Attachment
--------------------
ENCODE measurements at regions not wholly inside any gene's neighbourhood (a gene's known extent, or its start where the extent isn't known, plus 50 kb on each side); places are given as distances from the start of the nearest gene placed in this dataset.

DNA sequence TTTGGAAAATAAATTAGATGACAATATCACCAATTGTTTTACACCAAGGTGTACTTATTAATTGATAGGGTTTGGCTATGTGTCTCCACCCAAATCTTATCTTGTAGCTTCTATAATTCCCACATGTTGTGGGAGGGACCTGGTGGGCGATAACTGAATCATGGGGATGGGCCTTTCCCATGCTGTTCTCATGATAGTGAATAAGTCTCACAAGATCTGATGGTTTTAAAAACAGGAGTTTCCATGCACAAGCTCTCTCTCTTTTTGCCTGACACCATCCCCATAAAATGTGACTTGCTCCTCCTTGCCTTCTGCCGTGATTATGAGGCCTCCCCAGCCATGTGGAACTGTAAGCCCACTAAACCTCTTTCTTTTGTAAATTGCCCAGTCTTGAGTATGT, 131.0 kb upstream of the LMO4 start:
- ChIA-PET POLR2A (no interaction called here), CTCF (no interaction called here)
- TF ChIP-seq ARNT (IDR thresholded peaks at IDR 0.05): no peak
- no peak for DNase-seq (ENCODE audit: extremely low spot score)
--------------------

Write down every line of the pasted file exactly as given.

ENCODE measurements at regions not wholly inside any gene's neighbourhood (a gene's known extent, or its start where the extent isn't known, plus 50 kb on each side); places are given as distances from the start of the nearest gene placed in this dataset.

DNA sequence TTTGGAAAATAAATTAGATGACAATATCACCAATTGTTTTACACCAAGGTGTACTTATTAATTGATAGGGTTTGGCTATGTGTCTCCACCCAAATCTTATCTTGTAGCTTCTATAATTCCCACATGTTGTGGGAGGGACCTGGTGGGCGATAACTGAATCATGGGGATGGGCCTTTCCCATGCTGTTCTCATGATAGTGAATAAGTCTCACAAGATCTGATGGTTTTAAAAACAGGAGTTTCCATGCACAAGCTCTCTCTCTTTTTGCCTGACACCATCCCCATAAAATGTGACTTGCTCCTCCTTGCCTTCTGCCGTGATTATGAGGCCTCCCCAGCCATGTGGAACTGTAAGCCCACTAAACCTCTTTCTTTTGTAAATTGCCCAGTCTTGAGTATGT, 131.0 kb upstream of the LMO4 start:
- ChIA-PET POLR2A (no interaction called here), CTCF (no interaction called here)
- TF ChIP-seq ARNT (IDR thresholded peaks at IDR 0.05): no peak
- no peak for DNase-seq (ENCODE audit: extremely low spot score)